Scientific Methods As Applied To Child Education In "the Children's Houses"

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is the spirit of the men of science, to whom nature freely reveals her secrets, crowning their labours with the glory of discovery.
There exists, then, the " spirit" of the scientist, a thing far above his mere " mechanical skill," and the scientist is at the height of his achievement when the spirit has triumphed over the mechanism. When he has reached this point, science will receive from him not only new revelations of nature, but philosophic syntheses of pure thought.
It is my belief that the thing which we should culti­vate in our teachers is more the spirit than the mechanical skill of the scientist; that is, the direction of the prepara­tion should be toward the spirit rather than toward the mechanism. For example, when we considered the scien­tific preparation of teachers to be simply the acquiring of the technique of science, we did not attempt to make these elementary teachers perfect anthropologists, expert ex­perimental psychologists, or masters of infant hygiene; we wished only to direct them toward the field of experi­mental science, teaching them to manage the various in­struments with a certain degree of skill. So now, we wish to direct the teacher, trying to awaken in him, in con­nection with his own particular field, the school, that scientific spirit which opens the door for him to broader and bigger possibilities. In other words, we wish to awaken in the mind and heart of the educator an interest in natural phenomena to such an extent that, loving nature, he shall understand the anxious and expectant attitude of one who has prepared an experiment and who awaits a revelation from it.*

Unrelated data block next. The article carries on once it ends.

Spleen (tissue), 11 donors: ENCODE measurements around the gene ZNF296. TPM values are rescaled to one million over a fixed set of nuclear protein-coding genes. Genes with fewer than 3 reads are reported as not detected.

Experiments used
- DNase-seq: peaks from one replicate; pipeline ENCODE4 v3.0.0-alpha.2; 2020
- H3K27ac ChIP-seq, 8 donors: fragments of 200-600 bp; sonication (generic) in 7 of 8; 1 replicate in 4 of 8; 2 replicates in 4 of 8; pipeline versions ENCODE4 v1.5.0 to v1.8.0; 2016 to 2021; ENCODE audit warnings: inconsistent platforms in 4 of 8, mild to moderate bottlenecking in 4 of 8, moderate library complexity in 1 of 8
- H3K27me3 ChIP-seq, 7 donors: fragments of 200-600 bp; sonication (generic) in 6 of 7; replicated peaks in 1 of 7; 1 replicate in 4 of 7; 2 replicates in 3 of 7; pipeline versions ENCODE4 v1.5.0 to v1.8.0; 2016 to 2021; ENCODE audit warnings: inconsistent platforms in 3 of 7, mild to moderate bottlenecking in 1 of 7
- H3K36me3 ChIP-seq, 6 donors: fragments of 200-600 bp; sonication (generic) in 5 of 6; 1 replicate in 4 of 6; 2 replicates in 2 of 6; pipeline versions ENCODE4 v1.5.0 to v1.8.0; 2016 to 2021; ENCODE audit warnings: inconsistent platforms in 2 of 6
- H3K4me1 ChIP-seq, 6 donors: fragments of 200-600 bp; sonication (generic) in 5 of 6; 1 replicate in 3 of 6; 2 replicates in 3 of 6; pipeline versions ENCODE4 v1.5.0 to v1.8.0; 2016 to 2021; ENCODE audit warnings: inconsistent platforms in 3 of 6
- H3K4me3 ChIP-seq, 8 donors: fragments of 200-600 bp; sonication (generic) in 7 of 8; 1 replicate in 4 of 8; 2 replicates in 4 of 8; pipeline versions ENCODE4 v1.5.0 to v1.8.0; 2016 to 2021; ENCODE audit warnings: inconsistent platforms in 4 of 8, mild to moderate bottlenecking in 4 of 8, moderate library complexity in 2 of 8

* See in my treatise on Pedagogical Anthropology the chapter on " The Method Used in Experimental Sciences."
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